The more mature looking woman positively sparkled at Dean’s brother. With a full smile and twinkling eyes, she didn’t look so matronly anymore. And her full attention was on Sam. “Why yes. That’s right. It doesn’t get nearly the press as the San Andreas Fault but I’ll have you know in 1811 and 1812, it made its presence known. A magnitude 8.0 earthquake, in fact.”
Dean allowed Sam and Laura to geek out while he booked a room from Margie. She smiled slyly, her eyes darting between Dean and Sam, when he requested one room with double beds. “We’re brothers.”
“Oh.” The blond sounded disappointed. Dean didn’t understand why people—make that women—tended to assume two guys traveling together were gay. Whatever. His stomach was slowly flipping, much like the shake-rattle-and-roll of the earlier temblor, and Dean just wanted to get settled.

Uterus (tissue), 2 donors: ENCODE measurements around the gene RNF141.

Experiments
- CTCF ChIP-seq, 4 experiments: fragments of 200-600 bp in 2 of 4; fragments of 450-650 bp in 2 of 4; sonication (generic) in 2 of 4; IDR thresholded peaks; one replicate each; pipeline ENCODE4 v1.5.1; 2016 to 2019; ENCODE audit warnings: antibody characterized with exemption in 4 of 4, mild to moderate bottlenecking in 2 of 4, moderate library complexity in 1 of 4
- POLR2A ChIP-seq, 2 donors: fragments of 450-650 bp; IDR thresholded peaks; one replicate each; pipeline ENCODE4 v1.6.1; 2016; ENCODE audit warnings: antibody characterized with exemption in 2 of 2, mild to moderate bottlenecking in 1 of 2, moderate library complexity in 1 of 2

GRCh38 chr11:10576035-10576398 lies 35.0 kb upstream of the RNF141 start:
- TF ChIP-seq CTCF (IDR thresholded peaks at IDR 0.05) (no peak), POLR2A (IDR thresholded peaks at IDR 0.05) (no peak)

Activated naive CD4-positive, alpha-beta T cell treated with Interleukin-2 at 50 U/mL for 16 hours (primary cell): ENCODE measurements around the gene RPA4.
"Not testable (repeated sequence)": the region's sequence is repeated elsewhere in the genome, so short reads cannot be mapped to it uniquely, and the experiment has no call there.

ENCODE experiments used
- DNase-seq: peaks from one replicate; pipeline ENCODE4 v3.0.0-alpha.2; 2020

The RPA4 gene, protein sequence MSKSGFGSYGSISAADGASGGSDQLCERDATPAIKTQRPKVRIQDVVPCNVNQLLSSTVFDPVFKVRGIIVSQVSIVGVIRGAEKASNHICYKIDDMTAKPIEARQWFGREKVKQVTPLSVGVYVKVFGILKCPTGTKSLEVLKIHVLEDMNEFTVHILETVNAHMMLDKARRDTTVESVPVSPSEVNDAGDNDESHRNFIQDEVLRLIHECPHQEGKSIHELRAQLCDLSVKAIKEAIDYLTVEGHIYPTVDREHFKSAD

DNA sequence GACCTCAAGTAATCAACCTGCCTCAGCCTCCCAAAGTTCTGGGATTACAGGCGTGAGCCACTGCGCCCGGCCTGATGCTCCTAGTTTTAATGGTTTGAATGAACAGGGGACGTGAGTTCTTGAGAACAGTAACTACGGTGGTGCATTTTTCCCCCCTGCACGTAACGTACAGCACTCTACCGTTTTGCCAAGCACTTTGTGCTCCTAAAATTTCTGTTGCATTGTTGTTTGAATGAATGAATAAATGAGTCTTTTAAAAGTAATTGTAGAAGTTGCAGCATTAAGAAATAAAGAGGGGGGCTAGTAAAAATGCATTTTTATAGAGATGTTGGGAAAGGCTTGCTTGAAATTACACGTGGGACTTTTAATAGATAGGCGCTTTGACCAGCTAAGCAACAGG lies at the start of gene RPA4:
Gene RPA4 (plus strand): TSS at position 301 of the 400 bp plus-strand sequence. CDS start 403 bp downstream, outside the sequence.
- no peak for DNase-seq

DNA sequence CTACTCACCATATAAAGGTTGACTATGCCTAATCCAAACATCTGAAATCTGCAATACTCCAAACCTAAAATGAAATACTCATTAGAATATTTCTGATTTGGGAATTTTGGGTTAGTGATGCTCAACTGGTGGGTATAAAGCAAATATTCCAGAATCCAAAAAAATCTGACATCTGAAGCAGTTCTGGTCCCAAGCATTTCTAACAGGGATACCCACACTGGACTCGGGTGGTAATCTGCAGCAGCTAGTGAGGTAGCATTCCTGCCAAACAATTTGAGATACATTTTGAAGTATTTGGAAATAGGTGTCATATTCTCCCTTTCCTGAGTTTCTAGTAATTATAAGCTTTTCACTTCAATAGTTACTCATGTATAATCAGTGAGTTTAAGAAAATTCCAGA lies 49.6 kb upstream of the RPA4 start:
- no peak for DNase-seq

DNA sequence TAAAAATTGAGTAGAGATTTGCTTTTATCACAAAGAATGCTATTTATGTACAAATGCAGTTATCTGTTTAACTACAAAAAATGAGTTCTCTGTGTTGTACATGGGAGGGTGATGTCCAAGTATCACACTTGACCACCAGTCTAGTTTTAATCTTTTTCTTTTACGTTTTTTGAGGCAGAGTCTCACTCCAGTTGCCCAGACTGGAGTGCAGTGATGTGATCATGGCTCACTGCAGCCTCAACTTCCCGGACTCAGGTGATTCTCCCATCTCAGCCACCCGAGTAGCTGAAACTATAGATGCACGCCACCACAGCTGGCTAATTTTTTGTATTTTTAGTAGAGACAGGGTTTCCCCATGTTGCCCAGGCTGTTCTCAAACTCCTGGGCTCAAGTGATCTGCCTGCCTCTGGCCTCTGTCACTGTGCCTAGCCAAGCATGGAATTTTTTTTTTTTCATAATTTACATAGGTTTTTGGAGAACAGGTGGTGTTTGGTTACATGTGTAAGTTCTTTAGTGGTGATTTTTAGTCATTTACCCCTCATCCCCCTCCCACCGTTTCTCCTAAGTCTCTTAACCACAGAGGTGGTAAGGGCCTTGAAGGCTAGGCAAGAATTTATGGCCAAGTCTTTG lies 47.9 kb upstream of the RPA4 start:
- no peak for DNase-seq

They made it to their room, a nicer room than they were accustomed to lately. There was a leather couch and a fireplace and the beds looked comfortable. Dean slung his bag on one of the beds while Sam set his on a chair. When Sam rolled his neck, his face contorting in pain, Dean pushed Sam back, guiding him to a seat on the bed. “I’ll get you something for your headache. Why don’t you stretch out for a while?”
Sam didn’t argue. He didn’t say anything. He just toed off his shoes and swung his legs up on to the blue shiny comforter. The kid was so tall he had to lay on an angle to fit but by the time Dean returned with some generic Aleve and water, Sam looked settled in. With a twist of the lips which could have been gratitude, Sam levered up on an elbow and murmured his thanks before downing the pills and water. He sunk back with a stifled groan which Dean took as dismissal.